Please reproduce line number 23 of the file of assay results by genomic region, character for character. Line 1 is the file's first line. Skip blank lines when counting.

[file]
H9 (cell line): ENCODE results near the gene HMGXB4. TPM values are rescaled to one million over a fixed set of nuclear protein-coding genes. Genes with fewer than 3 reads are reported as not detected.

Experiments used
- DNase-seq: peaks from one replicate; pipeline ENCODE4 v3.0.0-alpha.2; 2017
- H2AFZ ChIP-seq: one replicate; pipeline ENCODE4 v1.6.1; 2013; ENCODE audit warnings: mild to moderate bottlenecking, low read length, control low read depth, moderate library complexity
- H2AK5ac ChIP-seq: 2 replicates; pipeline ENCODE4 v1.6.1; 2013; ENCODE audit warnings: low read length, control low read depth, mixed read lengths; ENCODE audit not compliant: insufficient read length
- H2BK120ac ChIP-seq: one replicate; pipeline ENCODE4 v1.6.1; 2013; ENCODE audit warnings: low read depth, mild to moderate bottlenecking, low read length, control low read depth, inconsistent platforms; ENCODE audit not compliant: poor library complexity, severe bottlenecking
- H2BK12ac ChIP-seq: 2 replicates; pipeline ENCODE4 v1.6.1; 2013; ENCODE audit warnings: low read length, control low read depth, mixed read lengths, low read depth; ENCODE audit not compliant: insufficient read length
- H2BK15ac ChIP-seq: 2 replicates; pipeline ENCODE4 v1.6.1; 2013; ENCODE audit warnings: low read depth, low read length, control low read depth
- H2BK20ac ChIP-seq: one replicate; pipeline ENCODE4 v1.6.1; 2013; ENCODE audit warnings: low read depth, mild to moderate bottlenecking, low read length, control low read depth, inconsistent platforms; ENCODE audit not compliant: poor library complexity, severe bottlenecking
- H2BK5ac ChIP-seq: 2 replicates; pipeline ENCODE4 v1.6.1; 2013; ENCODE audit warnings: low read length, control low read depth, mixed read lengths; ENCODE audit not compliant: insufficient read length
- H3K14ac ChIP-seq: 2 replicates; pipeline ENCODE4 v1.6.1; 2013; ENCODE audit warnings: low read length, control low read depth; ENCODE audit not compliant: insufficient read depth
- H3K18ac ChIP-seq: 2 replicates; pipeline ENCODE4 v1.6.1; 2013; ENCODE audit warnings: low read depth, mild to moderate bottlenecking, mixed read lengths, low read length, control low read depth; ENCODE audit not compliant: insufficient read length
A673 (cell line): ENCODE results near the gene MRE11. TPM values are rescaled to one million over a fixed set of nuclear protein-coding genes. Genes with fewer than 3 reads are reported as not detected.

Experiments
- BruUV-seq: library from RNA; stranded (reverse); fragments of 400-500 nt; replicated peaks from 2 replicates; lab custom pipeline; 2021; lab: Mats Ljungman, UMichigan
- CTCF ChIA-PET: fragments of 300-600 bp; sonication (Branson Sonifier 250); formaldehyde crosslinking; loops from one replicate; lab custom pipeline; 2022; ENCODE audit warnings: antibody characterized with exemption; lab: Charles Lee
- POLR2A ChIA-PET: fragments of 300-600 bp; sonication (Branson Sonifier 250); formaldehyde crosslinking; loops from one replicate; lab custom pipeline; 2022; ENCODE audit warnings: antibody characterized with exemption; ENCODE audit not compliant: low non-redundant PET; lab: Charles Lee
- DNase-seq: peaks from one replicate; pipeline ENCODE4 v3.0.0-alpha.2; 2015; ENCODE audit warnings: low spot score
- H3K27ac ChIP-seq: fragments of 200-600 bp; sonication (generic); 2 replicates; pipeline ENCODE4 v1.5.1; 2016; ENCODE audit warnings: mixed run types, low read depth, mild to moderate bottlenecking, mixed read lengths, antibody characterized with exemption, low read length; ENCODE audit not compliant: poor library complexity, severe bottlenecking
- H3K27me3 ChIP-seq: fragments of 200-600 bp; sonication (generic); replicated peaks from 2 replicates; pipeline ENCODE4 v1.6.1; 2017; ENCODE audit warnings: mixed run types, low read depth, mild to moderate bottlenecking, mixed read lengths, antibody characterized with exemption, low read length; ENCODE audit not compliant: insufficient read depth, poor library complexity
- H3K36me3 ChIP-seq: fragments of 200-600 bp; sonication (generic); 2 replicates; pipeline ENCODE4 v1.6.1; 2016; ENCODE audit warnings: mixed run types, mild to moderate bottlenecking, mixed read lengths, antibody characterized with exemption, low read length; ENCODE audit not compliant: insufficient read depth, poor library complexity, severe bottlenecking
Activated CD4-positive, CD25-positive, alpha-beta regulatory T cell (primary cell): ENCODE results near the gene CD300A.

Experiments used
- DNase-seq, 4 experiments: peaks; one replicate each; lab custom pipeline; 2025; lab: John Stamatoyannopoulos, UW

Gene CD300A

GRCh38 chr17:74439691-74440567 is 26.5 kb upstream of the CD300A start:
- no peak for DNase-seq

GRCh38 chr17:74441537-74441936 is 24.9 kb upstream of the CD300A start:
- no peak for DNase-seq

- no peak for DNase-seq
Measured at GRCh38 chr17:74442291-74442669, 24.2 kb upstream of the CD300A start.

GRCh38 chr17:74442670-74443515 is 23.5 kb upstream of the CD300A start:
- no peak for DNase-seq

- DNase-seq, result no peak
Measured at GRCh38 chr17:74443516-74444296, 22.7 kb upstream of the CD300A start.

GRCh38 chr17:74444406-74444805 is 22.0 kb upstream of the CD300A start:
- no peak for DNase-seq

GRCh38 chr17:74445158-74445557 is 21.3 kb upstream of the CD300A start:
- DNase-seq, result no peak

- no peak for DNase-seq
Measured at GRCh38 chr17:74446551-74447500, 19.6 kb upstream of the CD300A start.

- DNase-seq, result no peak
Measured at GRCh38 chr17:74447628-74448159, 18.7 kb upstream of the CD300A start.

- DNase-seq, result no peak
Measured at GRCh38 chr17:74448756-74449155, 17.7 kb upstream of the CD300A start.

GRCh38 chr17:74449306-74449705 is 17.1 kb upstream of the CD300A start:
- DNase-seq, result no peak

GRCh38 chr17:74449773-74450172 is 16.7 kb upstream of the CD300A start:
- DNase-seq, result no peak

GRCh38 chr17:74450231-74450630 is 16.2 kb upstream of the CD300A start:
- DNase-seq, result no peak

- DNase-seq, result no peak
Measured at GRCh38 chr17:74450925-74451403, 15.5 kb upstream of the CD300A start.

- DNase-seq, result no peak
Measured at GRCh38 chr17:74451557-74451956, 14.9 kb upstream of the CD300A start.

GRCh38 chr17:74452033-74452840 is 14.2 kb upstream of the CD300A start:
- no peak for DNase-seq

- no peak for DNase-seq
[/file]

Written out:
Experiments used